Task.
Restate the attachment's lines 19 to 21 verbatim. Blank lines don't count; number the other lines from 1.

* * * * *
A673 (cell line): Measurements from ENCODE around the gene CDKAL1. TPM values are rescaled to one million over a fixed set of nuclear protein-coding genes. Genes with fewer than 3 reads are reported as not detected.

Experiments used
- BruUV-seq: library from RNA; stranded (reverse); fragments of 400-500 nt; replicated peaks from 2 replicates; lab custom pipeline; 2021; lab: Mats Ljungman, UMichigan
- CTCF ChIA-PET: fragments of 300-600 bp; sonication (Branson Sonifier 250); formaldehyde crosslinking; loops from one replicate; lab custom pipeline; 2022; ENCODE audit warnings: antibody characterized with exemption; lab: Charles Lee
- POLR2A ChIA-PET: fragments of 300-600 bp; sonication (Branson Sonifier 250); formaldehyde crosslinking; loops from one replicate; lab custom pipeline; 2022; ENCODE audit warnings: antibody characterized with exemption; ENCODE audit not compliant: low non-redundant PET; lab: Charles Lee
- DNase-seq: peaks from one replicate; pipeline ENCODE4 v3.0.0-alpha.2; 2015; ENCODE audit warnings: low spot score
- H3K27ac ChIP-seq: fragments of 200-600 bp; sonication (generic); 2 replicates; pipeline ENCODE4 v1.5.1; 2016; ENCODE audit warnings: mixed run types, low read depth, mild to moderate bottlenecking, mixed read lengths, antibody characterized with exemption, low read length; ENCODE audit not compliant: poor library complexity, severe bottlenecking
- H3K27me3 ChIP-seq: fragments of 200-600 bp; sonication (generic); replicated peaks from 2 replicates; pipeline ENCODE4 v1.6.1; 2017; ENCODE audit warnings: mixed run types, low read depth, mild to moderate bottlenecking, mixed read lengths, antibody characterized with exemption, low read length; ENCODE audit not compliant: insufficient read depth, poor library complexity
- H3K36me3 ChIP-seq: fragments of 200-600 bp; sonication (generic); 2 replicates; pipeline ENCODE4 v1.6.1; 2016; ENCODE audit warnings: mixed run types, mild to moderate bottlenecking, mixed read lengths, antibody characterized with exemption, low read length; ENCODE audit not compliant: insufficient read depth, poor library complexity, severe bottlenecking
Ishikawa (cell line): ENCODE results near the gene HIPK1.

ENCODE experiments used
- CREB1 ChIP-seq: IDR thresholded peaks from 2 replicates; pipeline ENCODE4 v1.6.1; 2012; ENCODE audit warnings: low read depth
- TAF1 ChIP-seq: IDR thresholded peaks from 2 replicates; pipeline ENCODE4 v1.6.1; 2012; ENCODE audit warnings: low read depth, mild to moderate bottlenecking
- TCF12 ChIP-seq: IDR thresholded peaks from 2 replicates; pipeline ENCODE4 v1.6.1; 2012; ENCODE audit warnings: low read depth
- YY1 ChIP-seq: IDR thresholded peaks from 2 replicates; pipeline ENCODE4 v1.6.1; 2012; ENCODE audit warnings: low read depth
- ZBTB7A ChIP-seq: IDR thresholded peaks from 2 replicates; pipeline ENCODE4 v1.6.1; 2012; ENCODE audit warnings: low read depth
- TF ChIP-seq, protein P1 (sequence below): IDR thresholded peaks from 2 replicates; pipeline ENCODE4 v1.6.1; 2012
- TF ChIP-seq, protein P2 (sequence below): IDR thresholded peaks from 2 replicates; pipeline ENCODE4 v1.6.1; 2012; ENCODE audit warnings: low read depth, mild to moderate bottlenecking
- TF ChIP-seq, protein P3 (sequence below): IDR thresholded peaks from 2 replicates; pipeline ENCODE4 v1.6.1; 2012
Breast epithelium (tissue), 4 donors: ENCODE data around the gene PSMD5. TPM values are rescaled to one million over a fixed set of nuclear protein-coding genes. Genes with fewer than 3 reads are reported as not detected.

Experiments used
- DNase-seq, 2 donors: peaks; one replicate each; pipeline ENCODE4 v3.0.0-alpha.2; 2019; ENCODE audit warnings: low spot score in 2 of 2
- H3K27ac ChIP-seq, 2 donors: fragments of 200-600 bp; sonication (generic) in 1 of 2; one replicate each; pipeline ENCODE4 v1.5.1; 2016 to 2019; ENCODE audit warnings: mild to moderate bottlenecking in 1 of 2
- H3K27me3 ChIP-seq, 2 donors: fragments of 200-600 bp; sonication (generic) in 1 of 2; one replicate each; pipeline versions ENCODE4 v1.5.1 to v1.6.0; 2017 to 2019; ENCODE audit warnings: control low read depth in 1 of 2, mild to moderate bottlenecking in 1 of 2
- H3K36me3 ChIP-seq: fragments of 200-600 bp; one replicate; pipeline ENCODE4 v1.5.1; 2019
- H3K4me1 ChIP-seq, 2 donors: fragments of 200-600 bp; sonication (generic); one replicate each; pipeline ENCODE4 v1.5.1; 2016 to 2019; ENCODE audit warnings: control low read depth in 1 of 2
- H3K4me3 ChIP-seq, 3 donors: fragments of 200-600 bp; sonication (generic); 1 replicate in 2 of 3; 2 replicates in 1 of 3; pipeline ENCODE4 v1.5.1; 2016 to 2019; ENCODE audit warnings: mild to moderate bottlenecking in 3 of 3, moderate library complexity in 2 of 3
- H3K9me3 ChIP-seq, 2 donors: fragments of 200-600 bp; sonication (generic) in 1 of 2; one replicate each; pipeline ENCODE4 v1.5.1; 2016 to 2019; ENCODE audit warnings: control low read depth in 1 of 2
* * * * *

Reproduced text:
- TF ChIP-seq, protein P3 (sequence below): IDR thresholded peaks from 2 replicates; pipeline ENCODE4 v1.6.1; 2012
Breast epithelium (tissue), 4 donors: ENCODE data around the gene PSMD5. TPM values are rescaled to one million over a fixed set of nuclear protein-coding genes. Genes with fewer than 3 reads are reported as not detected.

Experiments used